But on identifying the rings in the trees collected from that locality in 1915, and especially on finding the soft, delicate parts of the 1915 ring on D-5, it seemed fairly certain that the curve of growth given in figure 20 is one year in error through the omission of a final ring. The growth, then, which appeared to be 1902, for example, and for which a pronounced conservation was necessary, really came the year before,

Fig. 21.—Comparison of Fresno rainfall (after Huntington) and sequoias D-1 to 5.

and less conservation or none was needed. The comparison of the same rainfall curve with the old sequoias of the present series is given in figure 21. In this the agreement is not as good as at Prescott, but there is marked similarity in many details. My curve from very old trees is probably not as good in details as Huntington's samples from young and sensitive trees. His material is well worth cross-identifying and dating with care, and then comparing with any records of snowfall which can be obtained from the sequoia groves. It is greatly to be regretted that Fresno, 65 miles away and at 5,000 feet lower elevation, is the nearest point where precipitation records can be obtained for a period long enough to be of value.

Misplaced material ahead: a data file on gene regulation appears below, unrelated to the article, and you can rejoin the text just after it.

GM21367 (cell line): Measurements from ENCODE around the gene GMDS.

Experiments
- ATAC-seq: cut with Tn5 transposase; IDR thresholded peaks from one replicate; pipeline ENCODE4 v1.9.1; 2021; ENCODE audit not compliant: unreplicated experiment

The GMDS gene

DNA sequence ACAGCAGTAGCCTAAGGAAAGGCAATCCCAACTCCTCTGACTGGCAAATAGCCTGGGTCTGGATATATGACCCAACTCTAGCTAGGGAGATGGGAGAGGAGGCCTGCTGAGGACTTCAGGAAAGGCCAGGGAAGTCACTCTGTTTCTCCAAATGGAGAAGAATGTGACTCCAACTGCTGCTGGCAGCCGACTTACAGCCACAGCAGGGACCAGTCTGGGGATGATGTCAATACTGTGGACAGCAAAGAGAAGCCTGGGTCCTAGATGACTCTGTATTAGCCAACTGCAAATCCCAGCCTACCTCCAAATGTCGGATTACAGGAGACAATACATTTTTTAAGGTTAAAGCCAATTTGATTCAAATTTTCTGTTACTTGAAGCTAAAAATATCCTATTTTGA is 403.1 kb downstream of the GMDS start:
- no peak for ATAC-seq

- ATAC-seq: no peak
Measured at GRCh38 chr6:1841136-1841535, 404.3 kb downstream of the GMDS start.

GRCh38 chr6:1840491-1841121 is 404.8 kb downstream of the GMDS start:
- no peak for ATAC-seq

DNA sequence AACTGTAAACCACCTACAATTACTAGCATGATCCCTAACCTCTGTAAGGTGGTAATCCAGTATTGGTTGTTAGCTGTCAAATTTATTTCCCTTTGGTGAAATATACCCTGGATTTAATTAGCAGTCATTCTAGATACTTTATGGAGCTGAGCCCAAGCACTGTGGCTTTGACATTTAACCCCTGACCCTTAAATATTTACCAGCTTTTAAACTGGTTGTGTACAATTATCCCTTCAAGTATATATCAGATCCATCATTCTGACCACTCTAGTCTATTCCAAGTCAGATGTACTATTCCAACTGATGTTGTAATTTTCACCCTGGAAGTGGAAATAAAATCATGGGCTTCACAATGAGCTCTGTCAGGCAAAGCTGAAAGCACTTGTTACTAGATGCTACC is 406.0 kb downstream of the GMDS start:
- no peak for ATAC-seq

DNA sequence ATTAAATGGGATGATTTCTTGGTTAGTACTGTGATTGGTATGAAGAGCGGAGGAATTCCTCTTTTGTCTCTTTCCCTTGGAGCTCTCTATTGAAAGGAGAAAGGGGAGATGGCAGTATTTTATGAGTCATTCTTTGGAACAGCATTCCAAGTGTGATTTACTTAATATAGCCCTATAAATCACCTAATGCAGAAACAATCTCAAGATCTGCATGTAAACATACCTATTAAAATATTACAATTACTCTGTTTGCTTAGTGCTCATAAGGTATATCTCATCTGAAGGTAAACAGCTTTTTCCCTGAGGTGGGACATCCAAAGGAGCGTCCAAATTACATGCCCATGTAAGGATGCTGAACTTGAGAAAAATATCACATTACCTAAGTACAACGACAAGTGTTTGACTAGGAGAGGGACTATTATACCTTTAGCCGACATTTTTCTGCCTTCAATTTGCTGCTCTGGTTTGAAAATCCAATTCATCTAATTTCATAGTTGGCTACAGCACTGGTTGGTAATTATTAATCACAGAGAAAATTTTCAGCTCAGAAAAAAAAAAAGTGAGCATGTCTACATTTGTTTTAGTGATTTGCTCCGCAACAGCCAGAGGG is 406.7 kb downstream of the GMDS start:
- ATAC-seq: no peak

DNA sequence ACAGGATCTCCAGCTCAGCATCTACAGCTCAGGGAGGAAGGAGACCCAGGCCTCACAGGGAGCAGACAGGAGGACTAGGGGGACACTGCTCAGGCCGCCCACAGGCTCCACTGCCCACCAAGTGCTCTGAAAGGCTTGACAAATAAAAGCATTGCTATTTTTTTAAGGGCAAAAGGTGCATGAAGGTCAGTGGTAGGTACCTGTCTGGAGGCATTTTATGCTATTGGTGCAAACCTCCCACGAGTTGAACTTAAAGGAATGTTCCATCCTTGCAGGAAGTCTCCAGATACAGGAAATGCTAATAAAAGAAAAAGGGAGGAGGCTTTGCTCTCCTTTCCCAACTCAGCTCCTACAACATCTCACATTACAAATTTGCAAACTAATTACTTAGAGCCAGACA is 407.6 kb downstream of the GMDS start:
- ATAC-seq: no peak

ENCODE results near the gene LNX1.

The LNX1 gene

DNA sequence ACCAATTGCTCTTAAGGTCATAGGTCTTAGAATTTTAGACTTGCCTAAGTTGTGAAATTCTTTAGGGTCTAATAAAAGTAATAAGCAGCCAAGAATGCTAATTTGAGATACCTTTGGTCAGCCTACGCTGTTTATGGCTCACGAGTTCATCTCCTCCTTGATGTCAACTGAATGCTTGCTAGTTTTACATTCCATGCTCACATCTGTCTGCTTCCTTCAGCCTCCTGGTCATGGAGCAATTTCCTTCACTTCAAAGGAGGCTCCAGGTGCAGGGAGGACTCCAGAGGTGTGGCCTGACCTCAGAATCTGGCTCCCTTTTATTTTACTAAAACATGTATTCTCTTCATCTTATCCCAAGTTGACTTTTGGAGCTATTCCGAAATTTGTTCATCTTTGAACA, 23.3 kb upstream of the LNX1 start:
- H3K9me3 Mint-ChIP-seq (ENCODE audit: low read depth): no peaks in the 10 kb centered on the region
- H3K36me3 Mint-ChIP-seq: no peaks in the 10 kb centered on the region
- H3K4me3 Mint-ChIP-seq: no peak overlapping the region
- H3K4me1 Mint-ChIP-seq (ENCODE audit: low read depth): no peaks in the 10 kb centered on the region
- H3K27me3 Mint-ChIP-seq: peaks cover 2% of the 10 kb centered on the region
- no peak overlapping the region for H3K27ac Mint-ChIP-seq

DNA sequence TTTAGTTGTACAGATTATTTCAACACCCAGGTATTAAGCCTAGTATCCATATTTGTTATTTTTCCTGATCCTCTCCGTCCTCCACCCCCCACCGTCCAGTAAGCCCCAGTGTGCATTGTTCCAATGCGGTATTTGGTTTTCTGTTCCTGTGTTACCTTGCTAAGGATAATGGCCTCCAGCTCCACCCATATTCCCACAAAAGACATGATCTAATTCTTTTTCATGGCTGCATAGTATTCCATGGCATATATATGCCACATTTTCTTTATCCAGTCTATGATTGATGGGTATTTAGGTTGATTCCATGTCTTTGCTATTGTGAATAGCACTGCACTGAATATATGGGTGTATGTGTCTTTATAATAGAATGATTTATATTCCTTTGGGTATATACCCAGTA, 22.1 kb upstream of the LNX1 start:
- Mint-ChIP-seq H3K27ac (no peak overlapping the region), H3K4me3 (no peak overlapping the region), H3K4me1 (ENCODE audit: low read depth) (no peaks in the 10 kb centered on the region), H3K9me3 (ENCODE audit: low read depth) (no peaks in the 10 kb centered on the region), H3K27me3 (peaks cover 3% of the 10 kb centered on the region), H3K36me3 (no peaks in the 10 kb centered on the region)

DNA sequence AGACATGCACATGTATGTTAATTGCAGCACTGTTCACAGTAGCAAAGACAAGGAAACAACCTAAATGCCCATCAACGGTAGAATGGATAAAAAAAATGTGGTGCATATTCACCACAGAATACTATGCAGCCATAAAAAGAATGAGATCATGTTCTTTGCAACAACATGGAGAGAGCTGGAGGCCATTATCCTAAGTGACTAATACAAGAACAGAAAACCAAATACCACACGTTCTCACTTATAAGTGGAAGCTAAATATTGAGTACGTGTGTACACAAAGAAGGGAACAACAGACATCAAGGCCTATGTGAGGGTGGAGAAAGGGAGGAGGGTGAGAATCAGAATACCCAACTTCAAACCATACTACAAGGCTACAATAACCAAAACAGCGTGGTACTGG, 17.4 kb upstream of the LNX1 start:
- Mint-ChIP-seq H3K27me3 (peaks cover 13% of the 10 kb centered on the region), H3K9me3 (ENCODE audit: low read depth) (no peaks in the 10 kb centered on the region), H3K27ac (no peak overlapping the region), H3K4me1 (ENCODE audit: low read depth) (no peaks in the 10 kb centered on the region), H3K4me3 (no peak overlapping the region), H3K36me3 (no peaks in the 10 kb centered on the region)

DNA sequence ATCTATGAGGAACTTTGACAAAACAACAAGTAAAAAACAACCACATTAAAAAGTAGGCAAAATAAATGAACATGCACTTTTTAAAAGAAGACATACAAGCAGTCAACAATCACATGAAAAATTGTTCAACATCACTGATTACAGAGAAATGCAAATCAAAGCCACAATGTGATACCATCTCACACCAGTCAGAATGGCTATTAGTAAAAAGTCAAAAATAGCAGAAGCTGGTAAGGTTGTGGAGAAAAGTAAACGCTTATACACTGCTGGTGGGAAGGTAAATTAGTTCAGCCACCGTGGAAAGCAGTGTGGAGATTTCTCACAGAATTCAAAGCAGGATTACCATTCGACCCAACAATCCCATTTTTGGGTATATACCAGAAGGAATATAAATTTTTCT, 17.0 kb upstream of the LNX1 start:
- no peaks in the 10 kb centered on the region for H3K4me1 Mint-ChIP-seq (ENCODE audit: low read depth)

Future work.— It will be very interesting to find whether the characteristics of the correlation at Prescott are general in arid climates and dry soils and whether practical formulas for conservation in moist soils or climates can be worked out. When this is done the significance of the study of annual rings will be greatly increased.

METEOROLOGICAL DISTRICTS.

The study above described raised emphatically the question as to the extent of the region or district from which comparative rain records should be selected. Such a meteorological district could be defined as one in which homogeneous weather elements are found. But we immediately ask ourselves the questions: must all weather elements be alike in it or is it sufficient to have only rainfall (for example) essentially the same throughout; will the district remain constant through indefinite time or will it change; is the district for short-period weather changes the same as the district covered by secular changes. In the present discussion I have understood by meteorological districts such regions as may show similar or identical variations in some one weather element. It seems likely that a region which may show unity in small or rapid variations may not do so in large and slow variations, or more likely may be a small fraction of a region which will show unity in large variations.